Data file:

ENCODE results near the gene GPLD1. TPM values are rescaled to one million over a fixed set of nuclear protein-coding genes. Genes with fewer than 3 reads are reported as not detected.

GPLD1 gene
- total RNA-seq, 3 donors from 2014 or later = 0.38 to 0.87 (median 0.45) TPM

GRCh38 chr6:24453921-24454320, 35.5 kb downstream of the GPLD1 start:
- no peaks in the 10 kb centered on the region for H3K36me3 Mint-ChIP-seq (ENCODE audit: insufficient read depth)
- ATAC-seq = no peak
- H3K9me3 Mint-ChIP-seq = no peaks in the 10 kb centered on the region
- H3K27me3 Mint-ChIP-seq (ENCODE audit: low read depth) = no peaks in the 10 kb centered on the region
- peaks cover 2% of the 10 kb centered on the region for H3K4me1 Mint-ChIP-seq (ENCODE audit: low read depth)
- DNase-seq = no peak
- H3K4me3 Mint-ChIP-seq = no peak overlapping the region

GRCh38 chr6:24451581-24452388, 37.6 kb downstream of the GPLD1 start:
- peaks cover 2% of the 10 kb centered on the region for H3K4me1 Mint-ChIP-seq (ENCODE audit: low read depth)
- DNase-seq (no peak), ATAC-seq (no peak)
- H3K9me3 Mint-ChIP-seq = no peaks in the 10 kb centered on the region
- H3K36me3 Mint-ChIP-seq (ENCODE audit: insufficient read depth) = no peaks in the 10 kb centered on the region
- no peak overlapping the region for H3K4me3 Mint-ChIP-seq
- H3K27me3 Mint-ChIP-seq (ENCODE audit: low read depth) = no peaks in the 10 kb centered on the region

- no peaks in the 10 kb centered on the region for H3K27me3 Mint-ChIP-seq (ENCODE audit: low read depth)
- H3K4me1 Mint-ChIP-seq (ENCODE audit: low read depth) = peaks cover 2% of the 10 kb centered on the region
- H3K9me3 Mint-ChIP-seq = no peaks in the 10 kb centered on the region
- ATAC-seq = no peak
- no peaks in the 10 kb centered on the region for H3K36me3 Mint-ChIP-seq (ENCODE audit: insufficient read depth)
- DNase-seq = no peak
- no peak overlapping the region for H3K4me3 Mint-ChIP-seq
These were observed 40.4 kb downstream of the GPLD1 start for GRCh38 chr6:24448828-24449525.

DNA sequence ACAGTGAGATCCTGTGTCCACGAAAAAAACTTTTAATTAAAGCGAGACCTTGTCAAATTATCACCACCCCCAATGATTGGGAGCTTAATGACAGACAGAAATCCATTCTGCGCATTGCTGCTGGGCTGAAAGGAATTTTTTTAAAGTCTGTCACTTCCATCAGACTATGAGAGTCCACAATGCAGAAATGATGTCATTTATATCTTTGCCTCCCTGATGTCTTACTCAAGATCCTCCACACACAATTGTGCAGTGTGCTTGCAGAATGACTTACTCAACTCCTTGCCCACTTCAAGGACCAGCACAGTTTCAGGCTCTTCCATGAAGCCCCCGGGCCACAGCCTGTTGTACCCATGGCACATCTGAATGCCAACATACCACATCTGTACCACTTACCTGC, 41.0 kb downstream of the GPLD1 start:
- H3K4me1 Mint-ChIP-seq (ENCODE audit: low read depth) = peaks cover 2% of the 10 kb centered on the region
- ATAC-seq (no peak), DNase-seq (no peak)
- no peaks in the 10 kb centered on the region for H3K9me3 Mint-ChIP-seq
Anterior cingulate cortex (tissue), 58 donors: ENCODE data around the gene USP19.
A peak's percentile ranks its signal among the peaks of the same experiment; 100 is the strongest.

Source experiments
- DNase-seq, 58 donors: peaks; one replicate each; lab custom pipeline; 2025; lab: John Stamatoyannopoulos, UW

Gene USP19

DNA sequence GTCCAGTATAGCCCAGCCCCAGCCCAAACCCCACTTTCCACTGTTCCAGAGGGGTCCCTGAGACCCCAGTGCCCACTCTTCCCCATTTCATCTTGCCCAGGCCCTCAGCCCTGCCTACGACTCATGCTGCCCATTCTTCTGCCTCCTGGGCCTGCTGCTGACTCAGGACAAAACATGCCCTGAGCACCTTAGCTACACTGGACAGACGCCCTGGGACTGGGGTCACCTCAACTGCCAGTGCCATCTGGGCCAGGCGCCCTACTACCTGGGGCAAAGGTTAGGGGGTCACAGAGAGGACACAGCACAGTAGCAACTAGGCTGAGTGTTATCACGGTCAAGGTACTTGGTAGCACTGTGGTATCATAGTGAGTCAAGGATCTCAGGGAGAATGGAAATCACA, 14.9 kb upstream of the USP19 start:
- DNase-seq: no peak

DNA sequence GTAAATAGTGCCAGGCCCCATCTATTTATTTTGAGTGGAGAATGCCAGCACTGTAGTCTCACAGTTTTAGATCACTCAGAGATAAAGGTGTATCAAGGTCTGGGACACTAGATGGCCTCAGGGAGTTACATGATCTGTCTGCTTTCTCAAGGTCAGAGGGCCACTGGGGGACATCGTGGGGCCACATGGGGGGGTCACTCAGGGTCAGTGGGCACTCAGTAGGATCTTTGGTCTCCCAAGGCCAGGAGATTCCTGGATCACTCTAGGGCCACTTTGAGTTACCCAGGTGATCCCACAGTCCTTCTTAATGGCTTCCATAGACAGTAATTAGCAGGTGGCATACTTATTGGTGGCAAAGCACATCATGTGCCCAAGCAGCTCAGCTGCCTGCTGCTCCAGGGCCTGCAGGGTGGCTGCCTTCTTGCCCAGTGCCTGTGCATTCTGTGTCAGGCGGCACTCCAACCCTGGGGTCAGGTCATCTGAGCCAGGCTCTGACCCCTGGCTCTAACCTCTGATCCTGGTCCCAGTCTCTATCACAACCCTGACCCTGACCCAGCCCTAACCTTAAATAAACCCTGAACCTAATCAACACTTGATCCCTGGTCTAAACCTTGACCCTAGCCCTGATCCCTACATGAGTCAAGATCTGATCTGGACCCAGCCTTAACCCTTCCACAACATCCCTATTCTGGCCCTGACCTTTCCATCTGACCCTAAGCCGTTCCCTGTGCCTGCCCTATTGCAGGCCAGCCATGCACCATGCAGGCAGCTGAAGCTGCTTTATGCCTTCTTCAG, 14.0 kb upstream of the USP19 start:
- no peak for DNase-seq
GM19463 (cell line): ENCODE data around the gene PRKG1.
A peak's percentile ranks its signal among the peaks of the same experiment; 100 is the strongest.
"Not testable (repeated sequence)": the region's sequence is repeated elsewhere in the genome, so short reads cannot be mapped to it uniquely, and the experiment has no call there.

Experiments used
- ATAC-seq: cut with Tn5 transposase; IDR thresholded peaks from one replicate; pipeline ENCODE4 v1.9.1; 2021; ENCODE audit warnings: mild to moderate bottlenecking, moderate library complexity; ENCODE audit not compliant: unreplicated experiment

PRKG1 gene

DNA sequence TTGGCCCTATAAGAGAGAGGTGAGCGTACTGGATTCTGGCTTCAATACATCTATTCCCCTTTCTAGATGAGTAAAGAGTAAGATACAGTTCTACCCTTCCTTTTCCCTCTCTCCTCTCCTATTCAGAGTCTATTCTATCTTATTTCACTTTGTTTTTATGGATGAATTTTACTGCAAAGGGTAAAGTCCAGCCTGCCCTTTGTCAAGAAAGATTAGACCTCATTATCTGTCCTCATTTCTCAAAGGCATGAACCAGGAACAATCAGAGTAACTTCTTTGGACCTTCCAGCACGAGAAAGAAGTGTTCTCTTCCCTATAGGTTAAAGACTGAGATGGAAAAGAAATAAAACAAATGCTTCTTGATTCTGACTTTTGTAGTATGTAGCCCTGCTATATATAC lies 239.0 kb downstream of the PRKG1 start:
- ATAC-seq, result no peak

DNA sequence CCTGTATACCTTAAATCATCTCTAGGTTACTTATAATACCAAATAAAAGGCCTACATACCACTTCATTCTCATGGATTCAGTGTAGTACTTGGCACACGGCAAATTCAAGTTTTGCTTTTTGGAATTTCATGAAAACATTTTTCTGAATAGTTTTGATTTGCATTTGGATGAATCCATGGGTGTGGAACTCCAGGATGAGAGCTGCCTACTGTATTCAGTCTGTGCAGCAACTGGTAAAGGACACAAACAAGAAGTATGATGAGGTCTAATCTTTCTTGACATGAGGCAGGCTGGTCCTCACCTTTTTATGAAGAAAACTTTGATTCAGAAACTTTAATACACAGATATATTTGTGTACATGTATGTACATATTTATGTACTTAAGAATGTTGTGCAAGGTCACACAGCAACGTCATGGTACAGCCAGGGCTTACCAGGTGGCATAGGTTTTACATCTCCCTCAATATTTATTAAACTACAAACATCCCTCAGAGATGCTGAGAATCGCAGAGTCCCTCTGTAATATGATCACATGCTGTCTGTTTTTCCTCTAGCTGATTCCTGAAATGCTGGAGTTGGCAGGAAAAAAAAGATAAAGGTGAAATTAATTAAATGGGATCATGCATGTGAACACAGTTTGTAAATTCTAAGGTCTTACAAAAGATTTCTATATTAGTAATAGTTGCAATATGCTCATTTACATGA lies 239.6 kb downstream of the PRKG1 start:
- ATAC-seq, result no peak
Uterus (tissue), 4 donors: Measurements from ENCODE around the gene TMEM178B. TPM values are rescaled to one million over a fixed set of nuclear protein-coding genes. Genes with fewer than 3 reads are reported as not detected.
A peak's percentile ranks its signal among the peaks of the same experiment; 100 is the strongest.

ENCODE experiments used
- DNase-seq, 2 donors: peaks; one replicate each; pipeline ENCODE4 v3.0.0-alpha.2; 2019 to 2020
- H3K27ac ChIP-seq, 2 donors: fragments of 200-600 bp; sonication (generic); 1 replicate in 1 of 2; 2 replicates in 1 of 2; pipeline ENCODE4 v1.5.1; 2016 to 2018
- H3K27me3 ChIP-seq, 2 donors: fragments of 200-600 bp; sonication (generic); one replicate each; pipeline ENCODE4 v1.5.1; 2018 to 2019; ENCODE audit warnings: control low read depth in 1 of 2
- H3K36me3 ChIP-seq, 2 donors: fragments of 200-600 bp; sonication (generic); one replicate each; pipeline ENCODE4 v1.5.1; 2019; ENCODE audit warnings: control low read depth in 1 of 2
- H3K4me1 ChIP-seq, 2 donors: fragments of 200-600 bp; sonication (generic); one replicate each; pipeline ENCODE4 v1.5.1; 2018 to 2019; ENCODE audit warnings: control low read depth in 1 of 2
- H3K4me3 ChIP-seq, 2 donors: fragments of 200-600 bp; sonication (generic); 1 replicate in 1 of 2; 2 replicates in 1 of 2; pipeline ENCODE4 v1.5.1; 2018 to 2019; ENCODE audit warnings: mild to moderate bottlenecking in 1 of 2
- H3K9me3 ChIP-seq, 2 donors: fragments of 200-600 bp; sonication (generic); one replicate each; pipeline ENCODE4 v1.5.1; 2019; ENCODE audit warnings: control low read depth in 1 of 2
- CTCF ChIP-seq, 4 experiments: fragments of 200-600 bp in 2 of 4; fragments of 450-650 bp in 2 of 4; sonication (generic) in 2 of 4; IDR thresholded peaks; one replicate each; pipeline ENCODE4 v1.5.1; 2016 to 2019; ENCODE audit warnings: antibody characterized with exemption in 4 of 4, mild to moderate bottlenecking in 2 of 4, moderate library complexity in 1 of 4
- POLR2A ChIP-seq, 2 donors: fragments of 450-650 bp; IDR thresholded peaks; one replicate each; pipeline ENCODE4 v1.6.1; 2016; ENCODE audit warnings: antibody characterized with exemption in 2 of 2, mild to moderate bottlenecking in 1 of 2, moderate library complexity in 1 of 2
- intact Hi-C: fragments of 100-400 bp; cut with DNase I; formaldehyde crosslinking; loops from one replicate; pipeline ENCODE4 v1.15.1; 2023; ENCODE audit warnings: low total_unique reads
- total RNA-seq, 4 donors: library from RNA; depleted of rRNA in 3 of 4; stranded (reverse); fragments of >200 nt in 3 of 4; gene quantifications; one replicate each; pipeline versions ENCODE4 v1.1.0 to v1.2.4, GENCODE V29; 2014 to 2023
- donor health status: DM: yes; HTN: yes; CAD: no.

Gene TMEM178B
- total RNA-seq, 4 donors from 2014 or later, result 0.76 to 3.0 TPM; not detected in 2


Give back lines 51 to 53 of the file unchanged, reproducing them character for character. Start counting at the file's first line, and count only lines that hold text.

A peak's percentile ranks its signal among the peaks of the same experiment; 100 is the strongest.

ENCODE experiments used
- DNase-seq, 2 donors: peaks; one replicate each; pipeline ENCODE4 v3.0.0-alpha.2; 2019 to 2020